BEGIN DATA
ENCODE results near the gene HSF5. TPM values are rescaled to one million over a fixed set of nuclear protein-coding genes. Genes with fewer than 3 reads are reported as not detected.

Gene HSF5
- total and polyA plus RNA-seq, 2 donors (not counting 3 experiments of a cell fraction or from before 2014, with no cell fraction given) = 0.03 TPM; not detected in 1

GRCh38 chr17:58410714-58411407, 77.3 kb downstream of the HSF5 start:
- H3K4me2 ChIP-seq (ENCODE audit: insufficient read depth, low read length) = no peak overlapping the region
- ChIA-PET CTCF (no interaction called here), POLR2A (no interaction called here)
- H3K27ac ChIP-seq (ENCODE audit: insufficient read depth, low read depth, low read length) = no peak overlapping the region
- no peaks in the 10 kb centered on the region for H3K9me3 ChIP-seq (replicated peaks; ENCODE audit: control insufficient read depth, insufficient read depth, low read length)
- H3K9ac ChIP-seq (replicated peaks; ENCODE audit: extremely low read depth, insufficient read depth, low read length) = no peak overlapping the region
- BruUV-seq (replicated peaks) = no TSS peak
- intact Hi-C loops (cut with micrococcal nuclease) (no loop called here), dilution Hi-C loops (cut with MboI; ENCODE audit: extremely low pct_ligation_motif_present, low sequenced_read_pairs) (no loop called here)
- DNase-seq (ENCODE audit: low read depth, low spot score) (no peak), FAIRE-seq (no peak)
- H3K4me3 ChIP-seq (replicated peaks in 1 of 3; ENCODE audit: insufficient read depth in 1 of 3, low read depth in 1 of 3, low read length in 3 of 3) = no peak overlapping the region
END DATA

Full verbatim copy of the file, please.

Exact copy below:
ENCODE results near the gene HSF5. TPM values are rescaled to one million over a fixed set of nuclear protein-coding genes. Genes with fewer than 3 reads are reported as not detected.

Gene HSF5
- total and polyA plus RNA-seq, 2 donors (not counting 3 experiments of a cell fraction or from before 2014, with no cell fraction given) = 0.03 TPM; not detected in 1

GRCh38 chr17:58410714-58411407, 77.3 kb downstream of the HSF5 start:
- H3K4me2 ChIP-seq (ENCODE audit: insufficient read depth, low read length) = no peak overlapping the region
- ChIA-PET CTCF (no interaction called here), POLR2A (no interaction called here)
- H3K27ac ChIP-seq (ENCODE audit: insufficient read depth, low read depth, low read length) = no peak overlapping the region
- no peaks in the 10 kb centered on the region for H3K9me3 ChIP-seq (replicated peaks; ENCODE audit: control insufficient read depth, insufficient read depth, low read length)
- H3K9ac ChIP-seq (replicated peaks; ENCODE audit: extremely low read depth, insufficient read depth, low read length) = no peak overlapping the region
- BruUV-seq (replicated peaks) = no TSS peak
- intact Hi-C loops (cut with micrococcal nuclease) (no loop called here), dilution Hi-C loops (cut with MboI; ENCODE audit: extremely low pct_ligation_motif_present, low sequenced_read_pairs) (no loop called here)
- DNase-seq (ENCODE audit: low read depth, low spot score) (no peak), FAIRE-seq (no peak)
- H3K4me3 ChIP-seq (replicated peaks in 1 of 3; ENCODE audit: insufficient read depth in 1 of 3, low read depth in 1 of 3, low read length in 3 of 3) = no peak overlapping the region